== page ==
Mediation is a good way to seek a compromise resolution that preserves relationships. It gets parties who don’t agree to sit down and discuss their differences in a calm, controlled setting. Also, it’s generally less expensive than going through a trial and can keep the messy details of a case out of the public’s eye.

Mediating Elder Abuse Disputes

For elder abuse disputes among family, mediation can be a better way to resolve an elder abuse matter. It causes fewer hard feelings and may lead to a better understanding between parties (this is part of the idea). If you want to be able to sit down with that family member come the holidays, sitting down in mediation is the better option.

When Litigation Is a Better Choice

Yet some cases are simply going to trial due to the nature of elder abuse cases. It might involve significant, willful cases of neglect or abuse. Maybe it’s a particularly divisive case that has polarized a family and caused a lot of ill will. Or it might involve such disputed facts and understandings as to the situation that a judge or a jury has to decide it.

While most cases settle before trial, litigation is the traditional way of resolving legal disputes. It’s adversarial, with witnesses, evidence, cross-examination, and arguments. And it’s not to be taken lightly — lawsuits are serious, costly, and can ruin lives and relationships. But sometimes it’s necessary.

So What’s Best for You?

You might have, at some level, an emotional sense of what’s right for your case. Is this something you should work out, or is this something you should stand up for? It’s ok if you don’t know, and it can help to speak to a local mediator and a free consultation by filling in the form below.

Related Resources:

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Elder abuse mediation could be based on child custody model, legal group says

Mediation an answer to Elder Abuse

The family law mediation model has an 80% success rate, National Legal Aid chairman says and it could help in cases of Elder Abuse.

Mediation services developed to deal with complex child custody disputes could be used to resolve cases of elder abuse if legal aid commissions are properly funded, the peak body for legal aid in Australia has said.

The mediation model was developed for use in family law cases and has an 80% success rate, the National Legal Aid chairman, Graham Hill, said.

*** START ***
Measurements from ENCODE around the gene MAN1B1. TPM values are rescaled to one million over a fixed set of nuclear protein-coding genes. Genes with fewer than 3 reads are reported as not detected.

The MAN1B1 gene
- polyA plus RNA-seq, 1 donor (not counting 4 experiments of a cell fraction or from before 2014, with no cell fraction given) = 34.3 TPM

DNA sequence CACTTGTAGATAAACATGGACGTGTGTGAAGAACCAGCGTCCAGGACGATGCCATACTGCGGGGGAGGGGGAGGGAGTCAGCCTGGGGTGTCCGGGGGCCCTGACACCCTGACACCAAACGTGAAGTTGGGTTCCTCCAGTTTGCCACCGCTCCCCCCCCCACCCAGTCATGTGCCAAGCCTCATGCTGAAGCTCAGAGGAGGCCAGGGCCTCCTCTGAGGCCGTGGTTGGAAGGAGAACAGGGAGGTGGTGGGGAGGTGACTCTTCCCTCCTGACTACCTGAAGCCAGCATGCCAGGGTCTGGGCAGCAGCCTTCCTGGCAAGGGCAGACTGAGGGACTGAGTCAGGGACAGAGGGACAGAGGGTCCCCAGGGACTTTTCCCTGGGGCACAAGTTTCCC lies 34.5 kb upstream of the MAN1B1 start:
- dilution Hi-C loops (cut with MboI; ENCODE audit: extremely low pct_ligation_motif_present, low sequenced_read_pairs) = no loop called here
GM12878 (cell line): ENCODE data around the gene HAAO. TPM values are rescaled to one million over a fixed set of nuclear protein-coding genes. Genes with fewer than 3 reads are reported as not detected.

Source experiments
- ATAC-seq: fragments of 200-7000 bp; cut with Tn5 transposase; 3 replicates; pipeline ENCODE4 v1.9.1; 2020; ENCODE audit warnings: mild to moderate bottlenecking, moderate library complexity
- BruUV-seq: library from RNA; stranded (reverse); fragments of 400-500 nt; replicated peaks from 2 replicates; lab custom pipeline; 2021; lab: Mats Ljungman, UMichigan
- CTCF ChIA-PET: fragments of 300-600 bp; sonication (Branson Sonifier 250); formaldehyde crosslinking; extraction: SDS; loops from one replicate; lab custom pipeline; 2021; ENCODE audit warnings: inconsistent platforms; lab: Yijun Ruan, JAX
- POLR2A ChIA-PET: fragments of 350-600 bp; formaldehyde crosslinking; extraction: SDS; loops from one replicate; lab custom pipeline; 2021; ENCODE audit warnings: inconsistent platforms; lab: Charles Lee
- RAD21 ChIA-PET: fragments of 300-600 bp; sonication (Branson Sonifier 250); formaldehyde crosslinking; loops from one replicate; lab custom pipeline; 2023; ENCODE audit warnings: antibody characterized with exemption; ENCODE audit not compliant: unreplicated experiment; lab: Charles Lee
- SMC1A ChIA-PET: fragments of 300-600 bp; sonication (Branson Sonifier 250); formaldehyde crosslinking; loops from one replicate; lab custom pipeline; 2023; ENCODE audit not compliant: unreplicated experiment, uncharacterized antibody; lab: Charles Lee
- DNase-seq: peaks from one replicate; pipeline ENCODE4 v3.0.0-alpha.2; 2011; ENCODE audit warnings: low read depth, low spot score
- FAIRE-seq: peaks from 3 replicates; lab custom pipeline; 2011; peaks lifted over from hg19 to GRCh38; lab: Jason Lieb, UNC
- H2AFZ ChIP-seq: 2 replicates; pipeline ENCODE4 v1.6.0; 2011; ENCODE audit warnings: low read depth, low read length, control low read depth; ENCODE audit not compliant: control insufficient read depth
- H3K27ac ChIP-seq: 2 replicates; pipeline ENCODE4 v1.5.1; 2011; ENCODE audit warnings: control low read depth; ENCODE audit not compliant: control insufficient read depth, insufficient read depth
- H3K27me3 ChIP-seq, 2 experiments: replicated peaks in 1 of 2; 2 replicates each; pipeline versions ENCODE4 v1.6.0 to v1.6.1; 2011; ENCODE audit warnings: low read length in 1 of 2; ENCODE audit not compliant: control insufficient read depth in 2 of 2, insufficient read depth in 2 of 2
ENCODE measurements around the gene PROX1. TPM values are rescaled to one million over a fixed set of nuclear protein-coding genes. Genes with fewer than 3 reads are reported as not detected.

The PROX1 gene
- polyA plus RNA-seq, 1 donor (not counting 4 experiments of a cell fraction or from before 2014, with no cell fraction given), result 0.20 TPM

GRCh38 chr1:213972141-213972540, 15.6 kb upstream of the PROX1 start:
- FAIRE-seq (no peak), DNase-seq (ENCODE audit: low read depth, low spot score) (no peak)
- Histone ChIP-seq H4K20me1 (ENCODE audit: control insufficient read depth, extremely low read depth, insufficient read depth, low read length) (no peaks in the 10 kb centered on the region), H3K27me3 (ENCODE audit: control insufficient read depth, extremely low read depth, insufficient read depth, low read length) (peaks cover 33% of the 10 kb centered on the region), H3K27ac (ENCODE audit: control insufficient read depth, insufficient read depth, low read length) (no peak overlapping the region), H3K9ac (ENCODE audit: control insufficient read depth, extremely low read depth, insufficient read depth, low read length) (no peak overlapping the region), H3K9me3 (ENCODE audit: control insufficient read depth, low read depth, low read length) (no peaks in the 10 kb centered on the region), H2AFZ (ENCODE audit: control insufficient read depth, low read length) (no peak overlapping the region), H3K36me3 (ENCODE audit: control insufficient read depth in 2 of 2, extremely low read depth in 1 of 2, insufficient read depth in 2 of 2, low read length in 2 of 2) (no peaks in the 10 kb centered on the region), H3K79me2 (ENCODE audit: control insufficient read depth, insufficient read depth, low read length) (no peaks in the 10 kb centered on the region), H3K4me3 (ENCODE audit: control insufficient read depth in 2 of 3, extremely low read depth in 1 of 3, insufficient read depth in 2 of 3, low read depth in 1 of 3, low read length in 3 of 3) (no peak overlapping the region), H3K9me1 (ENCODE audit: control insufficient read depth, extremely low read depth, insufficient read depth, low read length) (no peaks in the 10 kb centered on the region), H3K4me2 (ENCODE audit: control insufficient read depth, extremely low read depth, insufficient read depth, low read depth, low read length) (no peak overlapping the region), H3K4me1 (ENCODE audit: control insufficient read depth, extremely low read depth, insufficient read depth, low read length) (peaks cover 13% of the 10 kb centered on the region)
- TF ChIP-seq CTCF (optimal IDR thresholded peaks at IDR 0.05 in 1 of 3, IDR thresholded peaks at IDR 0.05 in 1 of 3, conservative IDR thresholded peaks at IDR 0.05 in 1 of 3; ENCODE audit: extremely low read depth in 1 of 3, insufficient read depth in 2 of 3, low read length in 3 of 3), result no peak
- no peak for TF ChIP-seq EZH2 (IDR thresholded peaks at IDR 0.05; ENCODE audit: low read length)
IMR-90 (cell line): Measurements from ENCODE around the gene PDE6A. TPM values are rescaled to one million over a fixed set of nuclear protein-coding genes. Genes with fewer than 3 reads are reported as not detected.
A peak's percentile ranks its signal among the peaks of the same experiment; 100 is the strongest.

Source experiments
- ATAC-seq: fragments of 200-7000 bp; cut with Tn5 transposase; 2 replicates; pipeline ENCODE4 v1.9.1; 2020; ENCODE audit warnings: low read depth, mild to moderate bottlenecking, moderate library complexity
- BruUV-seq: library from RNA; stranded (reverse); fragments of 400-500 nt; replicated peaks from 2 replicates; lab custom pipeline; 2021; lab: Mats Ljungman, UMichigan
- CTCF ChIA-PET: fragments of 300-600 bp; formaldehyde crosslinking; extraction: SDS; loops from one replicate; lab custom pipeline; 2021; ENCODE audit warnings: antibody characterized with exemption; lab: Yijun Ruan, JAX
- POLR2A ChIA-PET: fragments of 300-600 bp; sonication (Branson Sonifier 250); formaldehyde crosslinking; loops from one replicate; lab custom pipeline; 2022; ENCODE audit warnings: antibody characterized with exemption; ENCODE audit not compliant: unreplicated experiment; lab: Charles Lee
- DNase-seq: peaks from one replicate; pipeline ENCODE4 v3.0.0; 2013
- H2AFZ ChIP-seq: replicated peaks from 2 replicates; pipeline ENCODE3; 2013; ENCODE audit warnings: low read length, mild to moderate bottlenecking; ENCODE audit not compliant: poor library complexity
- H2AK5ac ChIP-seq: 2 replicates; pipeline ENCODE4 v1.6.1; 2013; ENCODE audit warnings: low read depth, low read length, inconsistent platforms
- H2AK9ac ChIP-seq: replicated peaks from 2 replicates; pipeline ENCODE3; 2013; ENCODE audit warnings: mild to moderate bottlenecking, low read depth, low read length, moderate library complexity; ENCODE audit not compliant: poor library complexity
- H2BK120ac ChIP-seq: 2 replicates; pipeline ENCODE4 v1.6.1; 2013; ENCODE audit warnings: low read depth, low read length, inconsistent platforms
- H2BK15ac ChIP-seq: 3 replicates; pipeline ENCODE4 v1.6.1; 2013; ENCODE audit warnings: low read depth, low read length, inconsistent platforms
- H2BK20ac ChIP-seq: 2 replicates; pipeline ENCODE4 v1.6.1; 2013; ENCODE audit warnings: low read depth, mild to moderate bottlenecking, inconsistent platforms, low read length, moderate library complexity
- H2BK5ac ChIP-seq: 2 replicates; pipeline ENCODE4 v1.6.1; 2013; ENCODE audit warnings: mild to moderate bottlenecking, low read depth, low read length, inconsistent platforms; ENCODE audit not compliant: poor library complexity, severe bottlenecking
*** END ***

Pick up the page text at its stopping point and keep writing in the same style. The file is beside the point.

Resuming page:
Hill said the same model could apply to certain cases of elder abuse, particularly when parents are preventing an older person from seeing their grandchild, or in financial disputes where property has become shared.

The suggestion comes as part of a demand for more funding for civil law services to allow legal aid commissions to act in more cases of elder abuse.

“[Mediation] is so much better than court because court destroys relationships …whereas mediation tries to enhance relationships in a family setting,” Hill told Guardian Australia.

“We have put to the Attorney General’s Department that this service could be applied to cases of elder abuse, which can be quite sensitive with family involved.”

At the national elder abuse conference in Sydney on Tuesday the attorney general, Christian Porter, announced a national plan to tackle elder abuse, to be developed by the Council of Attorneys General.

The plan was a recommendation of a report by the Australian Law Reform Commission (ALRC) in June, and will include research to determine the scale of problem in Australia.

As of 2015, 15% of the Australian population was aged over 65. That’s expected to increase to 23% by 2055.

“So whatever the prevalence is, the absolute numbers will increase year after year after year,” Hill said.

Hill said legal aid commissions needed more funding to provide grants of aid and to conduct legal outreach services, which would allow lawyers to go to aged care homes and into the homes of people who are housebound by a carer, who may be the person perpetuating the abuse.

Last year, Australian legal aid commissions provided 1,500 grants of aid for legal representation, 4,000 duty lawyer sessions, and 17,000 instances of legal advice to people aged over 65.

“The family court has said that grandparents do have a right to have contact with grandchildren, but those rights are theoretical until legal aid has the funding to pay for a lawyer to go to court and get an order,” he said.

Porter said the national plan would include achieving national consistency on things such as powers of attorney. Victoria, Queensland, and New South Wales have no requirement for such powers to be registered, which means that financial providers are not able to check if a person who claims to have power of attorney for an older person actually does.

He said the government would also look at introducing a centralised complaint system for people such as bank workers to raise concerns of financial abuse.

“One of the problems that bankers face is that when they see this type of thing at the coalface – when they see suspicious behaviour, if you like – that there’s no centralised point at which they can make a complaint,” Porter said on 2GB radio on Tuesday. “Now, very often it’s appropriate to make a complaint to police, sometimes it might be a public trustee or a public advocacy office, but there’s no centralised way of doing that.”

The draft national plan is due at the end of the year.  In the meantime if you are experiencing elder abuse or know someone that is, why not contact us for a free initial consultation using the form below.

Source : The Guardian

Other Links to help with Elder Abuse

Victorian Government Elder Abuse Services.

Seniors Rights Victoria 

Elder Abuse Helpline